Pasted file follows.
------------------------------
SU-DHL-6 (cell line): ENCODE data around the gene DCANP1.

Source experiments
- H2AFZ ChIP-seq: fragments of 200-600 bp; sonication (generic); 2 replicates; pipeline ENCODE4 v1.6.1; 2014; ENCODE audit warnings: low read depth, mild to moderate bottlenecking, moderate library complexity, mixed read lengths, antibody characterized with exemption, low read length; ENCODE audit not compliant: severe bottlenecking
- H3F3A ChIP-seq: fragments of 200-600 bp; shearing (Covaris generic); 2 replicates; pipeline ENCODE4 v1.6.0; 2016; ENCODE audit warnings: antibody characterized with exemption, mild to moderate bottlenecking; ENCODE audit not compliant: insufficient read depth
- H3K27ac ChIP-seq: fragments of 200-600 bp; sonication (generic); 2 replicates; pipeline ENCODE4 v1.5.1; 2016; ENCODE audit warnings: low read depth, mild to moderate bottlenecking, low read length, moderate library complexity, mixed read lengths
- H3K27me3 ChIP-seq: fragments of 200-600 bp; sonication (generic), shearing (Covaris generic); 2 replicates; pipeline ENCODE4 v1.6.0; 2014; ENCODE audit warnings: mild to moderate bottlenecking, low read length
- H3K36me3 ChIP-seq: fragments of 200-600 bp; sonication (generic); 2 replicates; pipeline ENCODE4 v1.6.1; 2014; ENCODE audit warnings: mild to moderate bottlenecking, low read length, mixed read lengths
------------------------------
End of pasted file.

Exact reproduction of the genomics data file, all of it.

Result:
SU-DHL-6 (cell line): ENCODE data around the gene DCANP1.

Source experiments
- H2AFZ ChIP-seq: fragments of 200-600 bp; sonication (generic); 2 replicates; pipeline ENCODE4 v1.6.1; 2014; ENCODE audit warnings: low read depth, mild to moderate bottlenecking, moderate library complexity, mixed read lengths, antibody characterized with exemption, low read length; ENCODE audit not compliant: severe bottlenecking
- H3F3A ChIP-seq: fragments of 200-600 bp; shearing (Covaris generic); 2 replicates; pipeline ENCODE4 v1.6.0; 2016; ENCODE audit warnings: antibody characterized with exemption, mild to moderate bottlenecking; ENCODE audit not compliant: insufficient read depth
- H3K27ac ChIP-seq: fragments of 200-600 bp; sonication (generic); 2 replicates; pipeline ENCODE4 v1.5.1; 2016; ENCODE audit warnings: low read depth, mild to moderate bottlenecking, low read length, moderate library complexity, mixed read lengths
- H3K27me3 ChIP-seq: fragments of 200-600 bp; sonication (generic), shearing (Covaris generic); 2 replicates; pipeline ENCODE4 v1.6.0; 2014; ENCODE audit warnings: mild to moderate bottlenecking, low read length
- H3K36me3 ChIP-seq: fragments of 200-600 bp; sonication (generic); 2 replicates; pipeline ENCODE4 v1.6.1; 2014; ENCODE audit warnings: mild to moderate bottlenecking, low read length, mixed read lengths